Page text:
This autumn, Oxford University Museum of Natural History ran an ambitious program of public workshops to examine the science of climate change. The cross-disciplinary project was co-led by Dr. Ken Amor (Earth Sciences) and Sarah Lloyd (OUMNH).
Commencing on Saturday 14th September, the Let’s Talk About Climate (LTAC) project aimed to engage young people in the 15 – 19 year old age range, with a series of expert talks and activities about what climate change is, how society and the environment is affected, and their personal responsibility to bring about change.
The development of the LTAC project occurred at a time when global youth engagement with the climate crisis increased dramatically. However, many of the LTAC participants revealed at the start of the programme that despite feeling generally well informed about the crisis and being passionate activists, they struggled to communicate the science and sense of urgency to their peers, families and policy makers.
Over the course of six interactive workshops, students were able to engage with academics actively involved in climate research, drawing on expertise from the University’s departments of Earth Sciences, Engineering, Atmospheric Physics, Geography and the Environment and Plant sciences. The students were encouraged to think about how they might solve the problems facing the planet and develop ideas for passing on their own message to influence decisions made at individual, local, and national levels. Each workshop also had a stand-alone theme, meaning participants could join at any point in the programme.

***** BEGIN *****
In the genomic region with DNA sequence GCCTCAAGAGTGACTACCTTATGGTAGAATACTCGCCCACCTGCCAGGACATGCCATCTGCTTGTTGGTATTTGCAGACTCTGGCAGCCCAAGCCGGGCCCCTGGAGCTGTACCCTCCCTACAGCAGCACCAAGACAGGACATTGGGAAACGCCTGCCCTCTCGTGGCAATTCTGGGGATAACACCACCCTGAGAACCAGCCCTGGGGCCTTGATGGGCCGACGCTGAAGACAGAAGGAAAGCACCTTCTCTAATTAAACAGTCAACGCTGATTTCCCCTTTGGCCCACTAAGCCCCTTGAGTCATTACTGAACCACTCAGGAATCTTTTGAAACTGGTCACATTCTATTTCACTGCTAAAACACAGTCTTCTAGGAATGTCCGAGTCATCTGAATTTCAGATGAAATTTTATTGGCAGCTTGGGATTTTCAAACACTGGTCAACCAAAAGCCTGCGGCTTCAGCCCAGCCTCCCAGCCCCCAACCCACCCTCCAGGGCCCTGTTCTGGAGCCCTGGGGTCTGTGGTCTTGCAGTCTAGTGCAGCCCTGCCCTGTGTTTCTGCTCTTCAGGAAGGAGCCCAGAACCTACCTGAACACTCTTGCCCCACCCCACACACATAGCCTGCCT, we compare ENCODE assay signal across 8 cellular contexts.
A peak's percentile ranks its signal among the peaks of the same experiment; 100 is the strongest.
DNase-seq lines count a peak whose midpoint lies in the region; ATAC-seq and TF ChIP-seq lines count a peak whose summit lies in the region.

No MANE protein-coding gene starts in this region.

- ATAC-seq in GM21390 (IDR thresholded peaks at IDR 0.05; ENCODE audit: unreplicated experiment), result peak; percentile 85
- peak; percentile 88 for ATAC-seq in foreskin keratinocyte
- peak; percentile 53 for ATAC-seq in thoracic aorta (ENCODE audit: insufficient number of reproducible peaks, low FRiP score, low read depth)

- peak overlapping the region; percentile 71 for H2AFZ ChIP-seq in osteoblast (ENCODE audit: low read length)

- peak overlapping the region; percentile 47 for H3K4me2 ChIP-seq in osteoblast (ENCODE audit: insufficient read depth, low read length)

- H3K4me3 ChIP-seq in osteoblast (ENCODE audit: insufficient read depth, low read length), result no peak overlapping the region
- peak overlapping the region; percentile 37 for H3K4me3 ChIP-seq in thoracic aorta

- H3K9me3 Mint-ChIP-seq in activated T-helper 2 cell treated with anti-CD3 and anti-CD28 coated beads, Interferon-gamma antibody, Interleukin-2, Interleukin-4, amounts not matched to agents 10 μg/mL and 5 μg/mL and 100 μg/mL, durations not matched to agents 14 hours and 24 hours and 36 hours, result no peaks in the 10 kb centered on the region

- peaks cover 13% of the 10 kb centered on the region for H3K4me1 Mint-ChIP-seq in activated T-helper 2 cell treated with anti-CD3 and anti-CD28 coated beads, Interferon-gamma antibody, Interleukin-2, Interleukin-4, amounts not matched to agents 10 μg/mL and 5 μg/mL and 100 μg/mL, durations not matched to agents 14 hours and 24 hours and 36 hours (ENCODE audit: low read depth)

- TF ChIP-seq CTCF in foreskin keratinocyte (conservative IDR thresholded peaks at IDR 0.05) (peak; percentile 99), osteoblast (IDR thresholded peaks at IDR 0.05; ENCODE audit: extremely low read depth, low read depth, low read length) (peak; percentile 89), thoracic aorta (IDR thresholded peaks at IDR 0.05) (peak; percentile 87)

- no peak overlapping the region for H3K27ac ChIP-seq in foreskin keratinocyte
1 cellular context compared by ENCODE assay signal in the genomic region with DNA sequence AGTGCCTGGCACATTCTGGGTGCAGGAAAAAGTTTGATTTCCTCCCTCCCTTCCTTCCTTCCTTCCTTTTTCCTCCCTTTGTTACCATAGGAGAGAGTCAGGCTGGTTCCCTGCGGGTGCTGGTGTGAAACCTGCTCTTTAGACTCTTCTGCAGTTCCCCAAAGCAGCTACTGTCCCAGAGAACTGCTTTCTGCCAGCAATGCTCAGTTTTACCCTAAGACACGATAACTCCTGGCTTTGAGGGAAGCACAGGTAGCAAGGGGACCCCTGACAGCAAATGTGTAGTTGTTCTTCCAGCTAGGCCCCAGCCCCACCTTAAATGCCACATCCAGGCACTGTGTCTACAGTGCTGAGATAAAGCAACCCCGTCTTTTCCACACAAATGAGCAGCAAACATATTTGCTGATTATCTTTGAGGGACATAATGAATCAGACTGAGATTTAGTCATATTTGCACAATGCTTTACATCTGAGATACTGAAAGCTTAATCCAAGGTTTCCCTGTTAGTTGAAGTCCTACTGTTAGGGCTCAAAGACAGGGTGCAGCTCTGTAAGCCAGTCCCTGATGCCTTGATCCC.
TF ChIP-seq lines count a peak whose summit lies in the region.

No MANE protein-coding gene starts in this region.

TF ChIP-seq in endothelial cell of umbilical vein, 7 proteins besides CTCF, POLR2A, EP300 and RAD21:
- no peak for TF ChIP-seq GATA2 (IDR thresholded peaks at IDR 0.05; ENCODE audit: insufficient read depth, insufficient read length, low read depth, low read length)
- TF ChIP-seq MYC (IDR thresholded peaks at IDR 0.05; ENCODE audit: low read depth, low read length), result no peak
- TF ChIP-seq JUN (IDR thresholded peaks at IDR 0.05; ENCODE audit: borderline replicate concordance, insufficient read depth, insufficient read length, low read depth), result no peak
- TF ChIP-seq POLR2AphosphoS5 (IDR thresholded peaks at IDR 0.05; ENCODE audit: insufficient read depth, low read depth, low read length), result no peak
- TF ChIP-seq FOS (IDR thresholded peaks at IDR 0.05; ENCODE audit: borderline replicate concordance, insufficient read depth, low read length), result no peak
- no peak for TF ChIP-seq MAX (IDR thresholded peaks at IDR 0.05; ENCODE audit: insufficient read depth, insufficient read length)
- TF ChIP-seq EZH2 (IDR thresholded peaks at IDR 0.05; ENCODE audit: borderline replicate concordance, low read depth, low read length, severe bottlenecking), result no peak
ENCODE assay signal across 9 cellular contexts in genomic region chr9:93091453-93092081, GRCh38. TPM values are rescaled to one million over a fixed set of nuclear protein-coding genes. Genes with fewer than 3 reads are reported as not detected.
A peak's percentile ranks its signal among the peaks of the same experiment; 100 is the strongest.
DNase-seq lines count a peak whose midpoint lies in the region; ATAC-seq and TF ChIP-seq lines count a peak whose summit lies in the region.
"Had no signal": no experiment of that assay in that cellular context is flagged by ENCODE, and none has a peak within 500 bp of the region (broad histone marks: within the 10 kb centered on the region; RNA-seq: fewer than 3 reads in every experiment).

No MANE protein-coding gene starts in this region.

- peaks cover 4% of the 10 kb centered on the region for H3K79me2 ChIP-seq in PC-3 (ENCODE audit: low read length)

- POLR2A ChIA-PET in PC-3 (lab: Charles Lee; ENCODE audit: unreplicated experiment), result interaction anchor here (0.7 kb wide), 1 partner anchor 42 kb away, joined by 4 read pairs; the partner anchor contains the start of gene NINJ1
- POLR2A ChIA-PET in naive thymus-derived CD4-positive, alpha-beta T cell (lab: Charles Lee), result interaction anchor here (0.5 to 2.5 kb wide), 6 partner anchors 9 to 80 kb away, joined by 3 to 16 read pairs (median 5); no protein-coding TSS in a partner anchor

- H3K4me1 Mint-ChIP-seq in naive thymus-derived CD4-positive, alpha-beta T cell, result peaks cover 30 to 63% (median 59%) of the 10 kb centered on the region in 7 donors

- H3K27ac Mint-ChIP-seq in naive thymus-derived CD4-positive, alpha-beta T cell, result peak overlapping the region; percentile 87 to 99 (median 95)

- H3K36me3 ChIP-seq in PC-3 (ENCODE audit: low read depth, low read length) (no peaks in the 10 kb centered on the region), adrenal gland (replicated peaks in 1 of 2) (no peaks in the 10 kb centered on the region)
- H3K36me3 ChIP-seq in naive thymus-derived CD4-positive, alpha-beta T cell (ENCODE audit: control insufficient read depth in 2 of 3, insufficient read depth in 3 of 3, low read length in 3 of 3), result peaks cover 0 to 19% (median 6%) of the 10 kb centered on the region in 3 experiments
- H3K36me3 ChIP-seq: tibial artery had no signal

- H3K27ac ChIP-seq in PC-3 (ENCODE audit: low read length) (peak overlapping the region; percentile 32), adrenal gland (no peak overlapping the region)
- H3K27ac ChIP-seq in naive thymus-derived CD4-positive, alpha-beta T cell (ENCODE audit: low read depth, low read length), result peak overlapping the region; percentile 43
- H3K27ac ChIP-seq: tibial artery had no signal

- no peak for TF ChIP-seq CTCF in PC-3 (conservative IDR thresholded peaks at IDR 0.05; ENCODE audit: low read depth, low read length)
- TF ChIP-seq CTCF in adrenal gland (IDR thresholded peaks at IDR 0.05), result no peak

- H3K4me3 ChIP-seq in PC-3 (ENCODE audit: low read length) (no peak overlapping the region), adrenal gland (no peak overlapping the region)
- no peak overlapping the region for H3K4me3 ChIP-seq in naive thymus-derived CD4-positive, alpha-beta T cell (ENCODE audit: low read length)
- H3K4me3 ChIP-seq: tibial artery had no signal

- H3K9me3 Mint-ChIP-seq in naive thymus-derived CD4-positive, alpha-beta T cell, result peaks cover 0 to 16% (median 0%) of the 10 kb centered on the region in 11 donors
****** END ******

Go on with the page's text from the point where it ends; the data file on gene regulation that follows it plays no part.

The final event was held on Saturday 2nd November in the Oxford Museum of Natural History. The students first shared their findings with members of the public through a series of posters and activities they had created, before taking part in discussions with invited local figures. Two local MPs, a county councillor and the Lord Mayor of Oxford made up a responsive and highly engaging panel discussion. This was a unique opportunity for LTAC participants to seek answers from officials in the same week as a general election was announced.
The students asked very pertinent questions such as why it is taking such a long time for policy makers to act on the climate crisis and what incentives governments could offer those facing deprivation to engage with climate related issues.
Overall the project proved highly successful, as reflected in the some of the feedback from participants and parents:
‘Thank you so much for a brilliant series of workshops. My daughter has hugely enjoyed and benefited from it. She is also now greatly involved with climate change and environmental activities at her school. As well as the quality of the taught and shared learning, she has been aware that the course organisers have invested in her and the other participants. What may ”just” be pizza and a bus pass has had a powerful impact and we all really appreciate it.’
‘I feel more optimistic and confident about climate action’
‘This has been really good for deepening my understanding’
‘I am going to speak out more (publicly) about climate change’
‘I am going to help enforce eco-friendly policy change in my school’
‘I am going to make sure friends and family understand the dangers and solutions to climate change’
‘We are the people who can help the world change’
‘Let’s do it again!’
Visit the website for more information.